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Re: lmbench with new checksum code...

To: Alan Cox <>
Subject: Re: lmbench with new checksum code...
From: Linus Torvalds <torvalds@cs.Helsinki.FI>
Date: Thu, 16 May 1996 13:08:04 +0300 (EET DST)
Cc: "David S. Miller" <>,,
In-reply-to: <>

On Thu, 16 May 1996, Alan Cox wrote:
> What makes you think the Solaris loopback is even doing checksums or a memcpy
> via kernel space ? They only way you'll beat solaris at the loopback network
> game is to cheat as they do. Make tcp_connect spot a localhost connection
> change the socket method to something akin to af_unix but streamlined a bit
> (only special case is urgent data).

One day we might actually want to do something like that. No, I'm not
suggesting special-casing loopback (we don't need it any more, we're getting
good enough performance as-is), but I would suggest that at some point we
integrate the networking code a bit tighter in the VFS model of open/close. 

One problem with the networking code right now is that we can't short-circuit
some of the decisions, so we're doing unnecessary run-time checks. This is
not really much of a performance problem, I consider it more of a beaty wart
right now. 

For example, when we open a normal pipe (be it unnamed or named), we 
never go through the filesystem code for that pipe any more - we just 
make the file operations point directly to the pipe code, and when we 
read/write to that pipe we don't have any filesystem overhead.

In contrast, when we open a network connection, we always go through the 
network layer, even at run-time. Admittedly there are some reasons for 
this, but most of them aren't really valid any more.

For example, sockets used to really be totally separate entities from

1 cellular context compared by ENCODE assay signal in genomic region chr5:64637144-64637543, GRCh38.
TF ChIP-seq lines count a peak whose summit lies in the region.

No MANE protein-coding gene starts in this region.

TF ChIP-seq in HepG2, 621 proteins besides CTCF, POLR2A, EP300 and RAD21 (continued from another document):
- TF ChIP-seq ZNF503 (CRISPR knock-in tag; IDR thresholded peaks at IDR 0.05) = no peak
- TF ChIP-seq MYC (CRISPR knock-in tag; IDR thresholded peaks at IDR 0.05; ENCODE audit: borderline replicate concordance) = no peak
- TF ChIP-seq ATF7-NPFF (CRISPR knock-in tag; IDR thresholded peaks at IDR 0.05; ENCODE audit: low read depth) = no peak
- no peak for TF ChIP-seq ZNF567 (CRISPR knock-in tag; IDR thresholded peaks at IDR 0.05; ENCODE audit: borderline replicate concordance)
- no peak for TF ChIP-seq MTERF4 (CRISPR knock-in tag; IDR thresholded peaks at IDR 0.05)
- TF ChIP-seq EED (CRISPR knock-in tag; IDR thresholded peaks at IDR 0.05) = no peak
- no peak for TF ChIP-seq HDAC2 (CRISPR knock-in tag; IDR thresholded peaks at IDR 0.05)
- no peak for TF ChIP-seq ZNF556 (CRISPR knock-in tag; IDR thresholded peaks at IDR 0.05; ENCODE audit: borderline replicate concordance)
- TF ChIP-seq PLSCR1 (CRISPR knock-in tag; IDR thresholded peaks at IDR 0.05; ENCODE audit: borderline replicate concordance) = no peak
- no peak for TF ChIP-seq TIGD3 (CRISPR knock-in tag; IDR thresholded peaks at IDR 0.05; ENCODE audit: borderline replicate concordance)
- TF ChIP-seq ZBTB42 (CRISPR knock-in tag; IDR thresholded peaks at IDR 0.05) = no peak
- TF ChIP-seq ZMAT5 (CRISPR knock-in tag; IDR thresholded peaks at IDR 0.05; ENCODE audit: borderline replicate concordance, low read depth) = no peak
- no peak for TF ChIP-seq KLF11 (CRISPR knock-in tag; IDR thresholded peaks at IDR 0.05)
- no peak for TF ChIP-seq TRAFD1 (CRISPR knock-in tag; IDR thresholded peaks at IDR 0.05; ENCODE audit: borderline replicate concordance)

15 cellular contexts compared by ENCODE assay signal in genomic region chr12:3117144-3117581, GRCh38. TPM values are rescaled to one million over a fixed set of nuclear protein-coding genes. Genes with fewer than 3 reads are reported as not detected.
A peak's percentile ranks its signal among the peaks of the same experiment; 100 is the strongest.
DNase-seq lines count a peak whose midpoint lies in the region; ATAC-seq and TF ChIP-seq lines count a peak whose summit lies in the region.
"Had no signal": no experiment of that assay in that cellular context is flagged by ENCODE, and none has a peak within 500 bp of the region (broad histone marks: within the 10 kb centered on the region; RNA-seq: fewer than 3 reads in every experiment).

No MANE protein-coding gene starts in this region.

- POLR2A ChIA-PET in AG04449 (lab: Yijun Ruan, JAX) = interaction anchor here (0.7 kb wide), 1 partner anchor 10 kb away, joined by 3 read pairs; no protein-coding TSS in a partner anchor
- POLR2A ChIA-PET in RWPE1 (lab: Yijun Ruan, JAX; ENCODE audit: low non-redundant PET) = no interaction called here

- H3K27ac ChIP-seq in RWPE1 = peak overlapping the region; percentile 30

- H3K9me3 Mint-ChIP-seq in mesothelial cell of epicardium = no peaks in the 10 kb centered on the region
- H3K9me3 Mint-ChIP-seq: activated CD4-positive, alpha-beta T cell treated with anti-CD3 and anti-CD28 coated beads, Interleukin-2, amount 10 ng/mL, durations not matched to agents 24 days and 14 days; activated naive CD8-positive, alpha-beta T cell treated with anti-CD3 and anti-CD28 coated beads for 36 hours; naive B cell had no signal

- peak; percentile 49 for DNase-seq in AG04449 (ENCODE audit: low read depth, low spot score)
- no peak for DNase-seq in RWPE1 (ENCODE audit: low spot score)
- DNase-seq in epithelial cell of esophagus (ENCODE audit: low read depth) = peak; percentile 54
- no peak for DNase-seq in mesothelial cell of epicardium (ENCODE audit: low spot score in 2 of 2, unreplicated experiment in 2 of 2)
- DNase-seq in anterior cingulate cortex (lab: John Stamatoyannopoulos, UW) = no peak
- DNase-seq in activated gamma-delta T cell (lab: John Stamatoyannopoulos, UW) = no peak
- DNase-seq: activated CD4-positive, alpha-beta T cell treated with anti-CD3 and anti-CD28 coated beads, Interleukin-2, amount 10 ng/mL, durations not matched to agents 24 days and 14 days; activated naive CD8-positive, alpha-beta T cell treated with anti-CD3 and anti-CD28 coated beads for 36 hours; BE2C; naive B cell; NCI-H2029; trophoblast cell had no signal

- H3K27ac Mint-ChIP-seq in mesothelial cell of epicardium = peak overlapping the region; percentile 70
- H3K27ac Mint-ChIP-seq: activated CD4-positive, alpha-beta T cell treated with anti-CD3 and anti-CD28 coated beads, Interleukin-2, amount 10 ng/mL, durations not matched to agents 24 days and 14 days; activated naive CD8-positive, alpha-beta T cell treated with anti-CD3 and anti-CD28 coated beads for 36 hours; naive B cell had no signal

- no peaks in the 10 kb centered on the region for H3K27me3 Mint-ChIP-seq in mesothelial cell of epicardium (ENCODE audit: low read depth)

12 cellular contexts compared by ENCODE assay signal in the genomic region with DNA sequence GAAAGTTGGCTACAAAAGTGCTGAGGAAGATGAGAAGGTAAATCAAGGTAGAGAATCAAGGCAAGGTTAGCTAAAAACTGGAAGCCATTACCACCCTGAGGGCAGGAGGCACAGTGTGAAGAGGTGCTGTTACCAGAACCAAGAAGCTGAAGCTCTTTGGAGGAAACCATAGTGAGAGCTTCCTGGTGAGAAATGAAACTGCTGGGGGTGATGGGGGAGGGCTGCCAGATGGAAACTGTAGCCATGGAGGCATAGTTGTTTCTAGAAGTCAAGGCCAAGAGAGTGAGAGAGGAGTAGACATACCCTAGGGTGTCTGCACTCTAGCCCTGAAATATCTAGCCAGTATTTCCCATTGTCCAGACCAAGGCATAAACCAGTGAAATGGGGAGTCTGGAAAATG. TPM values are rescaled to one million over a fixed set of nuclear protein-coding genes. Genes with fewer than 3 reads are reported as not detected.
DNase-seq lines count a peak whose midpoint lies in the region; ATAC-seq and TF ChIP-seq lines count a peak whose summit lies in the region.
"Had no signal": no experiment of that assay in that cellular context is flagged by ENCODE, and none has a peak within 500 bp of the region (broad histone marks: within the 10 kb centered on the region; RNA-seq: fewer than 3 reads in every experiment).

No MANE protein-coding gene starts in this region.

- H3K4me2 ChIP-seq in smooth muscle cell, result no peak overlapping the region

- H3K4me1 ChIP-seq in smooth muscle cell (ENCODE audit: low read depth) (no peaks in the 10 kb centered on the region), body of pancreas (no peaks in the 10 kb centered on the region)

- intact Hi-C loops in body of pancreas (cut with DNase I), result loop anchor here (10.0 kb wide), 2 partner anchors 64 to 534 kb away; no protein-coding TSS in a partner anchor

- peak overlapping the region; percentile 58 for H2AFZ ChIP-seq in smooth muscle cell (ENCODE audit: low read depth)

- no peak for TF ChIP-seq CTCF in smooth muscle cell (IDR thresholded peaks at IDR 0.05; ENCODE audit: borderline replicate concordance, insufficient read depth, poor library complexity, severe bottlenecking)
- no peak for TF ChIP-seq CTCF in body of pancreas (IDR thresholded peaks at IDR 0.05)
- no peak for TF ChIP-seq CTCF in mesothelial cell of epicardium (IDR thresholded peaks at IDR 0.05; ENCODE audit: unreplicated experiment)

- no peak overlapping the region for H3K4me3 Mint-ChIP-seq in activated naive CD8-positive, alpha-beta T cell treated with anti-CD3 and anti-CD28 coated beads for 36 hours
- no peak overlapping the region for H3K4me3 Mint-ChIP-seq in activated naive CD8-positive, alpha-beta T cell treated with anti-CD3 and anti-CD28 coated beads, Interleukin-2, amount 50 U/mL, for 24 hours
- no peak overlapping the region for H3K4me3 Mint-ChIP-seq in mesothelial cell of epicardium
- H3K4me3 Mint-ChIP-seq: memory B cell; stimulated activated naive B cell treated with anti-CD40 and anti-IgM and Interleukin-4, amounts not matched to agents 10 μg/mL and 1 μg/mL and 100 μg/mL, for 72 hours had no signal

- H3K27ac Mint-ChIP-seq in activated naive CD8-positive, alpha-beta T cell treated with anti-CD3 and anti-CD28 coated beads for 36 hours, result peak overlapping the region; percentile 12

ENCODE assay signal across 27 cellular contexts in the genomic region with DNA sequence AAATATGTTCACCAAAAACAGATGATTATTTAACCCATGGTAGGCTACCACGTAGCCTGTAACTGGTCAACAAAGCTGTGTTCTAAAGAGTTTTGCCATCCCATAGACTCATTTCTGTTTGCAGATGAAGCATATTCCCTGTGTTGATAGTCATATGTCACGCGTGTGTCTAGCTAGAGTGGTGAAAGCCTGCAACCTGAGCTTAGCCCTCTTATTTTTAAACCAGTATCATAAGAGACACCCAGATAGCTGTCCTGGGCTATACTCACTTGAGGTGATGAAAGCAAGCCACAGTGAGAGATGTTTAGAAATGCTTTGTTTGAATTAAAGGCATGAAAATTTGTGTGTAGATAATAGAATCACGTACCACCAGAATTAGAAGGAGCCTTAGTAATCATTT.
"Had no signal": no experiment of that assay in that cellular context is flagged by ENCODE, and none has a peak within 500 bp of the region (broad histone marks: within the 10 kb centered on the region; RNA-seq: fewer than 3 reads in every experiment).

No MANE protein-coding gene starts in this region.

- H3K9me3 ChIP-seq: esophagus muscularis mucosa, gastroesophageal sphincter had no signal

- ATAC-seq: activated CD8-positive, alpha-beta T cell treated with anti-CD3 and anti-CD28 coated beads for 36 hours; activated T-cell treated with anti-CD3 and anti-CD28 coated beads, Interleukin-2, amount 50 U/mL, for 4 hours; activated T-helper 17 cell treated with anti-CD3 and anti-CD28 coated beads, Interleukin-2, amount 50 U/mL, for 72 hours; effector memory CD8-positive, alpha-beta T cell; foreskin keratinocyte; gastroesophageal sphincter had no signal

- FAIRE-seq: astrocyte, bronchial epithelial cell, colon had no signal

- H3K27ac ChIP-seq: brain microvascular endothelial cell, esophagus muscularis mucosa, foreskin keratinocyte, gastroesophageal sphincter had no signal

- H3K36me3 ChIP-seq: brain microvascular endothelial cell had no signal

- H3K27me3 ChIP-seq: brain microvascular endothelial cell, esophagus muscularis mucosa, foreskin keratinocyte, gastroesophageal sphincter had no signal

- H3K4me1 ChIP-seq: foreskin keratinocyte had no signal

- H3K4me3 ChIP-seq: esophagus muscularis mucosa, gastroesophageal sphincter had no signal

inodes, so we couldn't consider sockets to be part of the VFS layer. But 
that isn't true any more (and hasn't been for a long whole): sockets 
really _are_ implemented as a part of the inode these days. So a "socket" 
is really just the network-specific part of an inode (the same way the 
"normal" filesystems have their own private parts - look at the inode "u" 
union to see what I mean.

However, due to historical reasons, the internal socket routines do not 
use the VFS "inode" abstraction, but instead they use only the socket 
sub-part. Sometime in the future I would really like to get rid of that, 
and make the low-level socket code use the "inode" the same way everybody 
else does.

This is _definitely_ not a huge issue - as I said it's more cleanlyness 
and encapsulation than performance. It will require making the 
socket-specific IO operations (recvmsg etc) be first-class members in the 
VFS layer etc, and in general it requires a lot of minor modifications. 
Nothing terribly hard (and some things get cleaner thanks to it), but 
it's a lot of code that has to be worked out.

Merging the sockets more tightly into the VFS layer gets rid of the current
"struct socket" that we don't really need (as opposed to the "struct sock",
which is a different beast altogether) and at least partly the "struct
proto_ops" (which would just be part of the "struct file_operations").  We'd
get rid of one (slightly confusing) layer of abstraction, and some cases
could be streamlined a bit. 

Finally, let me say again that I don't think we should short-circuit loopback
TCP like Solaris does. I used to think it was a nifty feature, but I got
better. When I talk about streamlining above, I'm thinking of similar
short-circuiting, but on a much smaller scale (getting rid of run-time checks
that can be done when the state of the thing changes instead). 

For an example of what I'm talking about, look at how the tty layer uses the
operations pointers to handle hangup etc. It just changes the file operations
pointer, which automagically means that the files start behaving differently
once they've been hung up (without having the actual routines do any extra
"am I hung up" checking).  That's the kind of thing that the network layer
could do too if it was better integrated with the VFS layer. 

[ Alan has heard some of this before - I've been talking about these changes
  for a long time. I've never felt they have been important enough to really
  do something radical about it, but I still think it's the right thing to do
  eventually ]


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